Since you don't want to give up nudism, work on showing your wife the joys of the wonderful world of nudism. Maybe she didn't enjoy that particular nudist resort you took her to. Perhaps she was uncomfortable being so close to home with people who she might see dressed and be embarrassed later. Perhaps she isn't comfortable with her body and feels insecure being nude.
Start by increasing your nudist activities at home so she begins to get used to nudity. Tell her how beautiful she is naked. Get a hottub and enjoy it together in the nude. Spend more time naked together at home and get her more comfortable with nudity in private.
Then look for another nudist resort, one that's not close to home. Show her the different kinds of nudism. For example, there's Hedonism in Jamaica, a fun and somewhat wild nude resort where everyone lets it all hang out since they're so far away from home and figure they'll never see these people again. Or there's Eselan in Big Sur, California, where intellectuals get naked for growth, get massaged with the famous Eselan massage technique, and discuss philosophy and great literature in the hot tubs overlooking the Pacific. Be sure to buy her a nice present at the nudist destination so that she gets rewarded in many ways for going along.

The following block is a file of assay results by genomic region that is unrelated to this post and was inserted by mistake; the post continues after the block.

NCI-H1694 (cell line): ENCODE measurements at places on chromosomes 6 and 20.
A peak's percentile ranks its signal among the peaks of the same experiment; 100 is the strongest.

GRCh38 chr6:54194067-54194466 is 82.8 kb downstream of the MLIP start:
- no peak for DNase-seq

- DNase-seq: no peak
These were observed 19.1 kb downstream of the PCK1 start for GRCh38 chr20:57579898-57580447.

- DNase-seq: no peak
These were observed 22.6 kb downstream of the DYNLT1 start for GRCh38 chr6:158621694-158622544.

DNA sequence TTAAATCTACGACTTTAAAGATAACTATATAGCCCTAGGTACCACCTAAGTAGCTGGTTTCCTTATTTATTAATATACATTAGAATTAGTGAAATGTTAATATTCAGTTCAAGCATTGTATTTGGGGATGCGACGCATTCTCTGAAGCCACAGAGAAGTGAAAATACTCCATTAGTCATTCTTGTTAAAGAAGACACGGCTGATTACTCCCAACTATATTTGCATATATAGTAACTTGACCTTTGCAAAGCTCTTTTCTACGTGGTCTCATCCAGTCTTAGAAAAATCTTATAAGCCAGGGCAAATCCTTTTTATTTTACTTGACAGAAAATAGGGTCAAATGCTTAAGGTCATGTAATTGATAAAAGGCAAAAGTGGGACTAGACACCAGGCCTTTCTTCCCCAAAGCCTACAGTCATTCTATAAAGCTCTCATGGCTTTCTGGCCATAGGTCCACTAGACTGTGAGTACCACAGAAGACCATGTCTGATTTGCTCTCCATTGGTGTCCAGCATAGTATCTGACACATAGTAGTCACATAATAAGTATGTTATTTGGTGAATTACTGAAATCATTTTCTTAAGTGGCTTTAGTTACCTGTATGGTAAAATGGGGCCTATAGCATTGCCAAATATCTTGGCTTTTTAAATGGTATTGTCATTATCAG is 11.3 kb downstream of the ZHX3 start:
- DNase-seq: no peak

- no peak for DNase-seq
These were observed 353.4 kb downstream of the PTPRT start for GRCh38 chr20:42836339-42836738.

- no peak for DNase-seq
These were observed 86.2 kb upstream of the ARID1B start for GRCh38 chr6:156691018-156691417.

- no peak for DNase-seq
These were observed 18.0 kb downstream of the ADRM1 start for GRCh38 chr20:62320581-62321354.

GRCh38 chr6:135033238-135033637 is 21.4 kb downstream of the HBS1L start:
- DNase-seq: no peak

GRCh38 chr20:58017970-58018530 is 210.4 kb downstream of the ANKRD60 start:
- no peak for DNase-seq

Contact a nudist association and get some literature on nudist activities to share with her. Take her to see the great nude religious paintings in a nearby museum. Show her the higher side of nudism. Let her know this is important to you and offer to share one of her activities too. Stop hinting and have a serious discussion. Tell her you're considering going alone but you really think you should be together. Going alone to a nudist camp can be very dangerous to your relationship.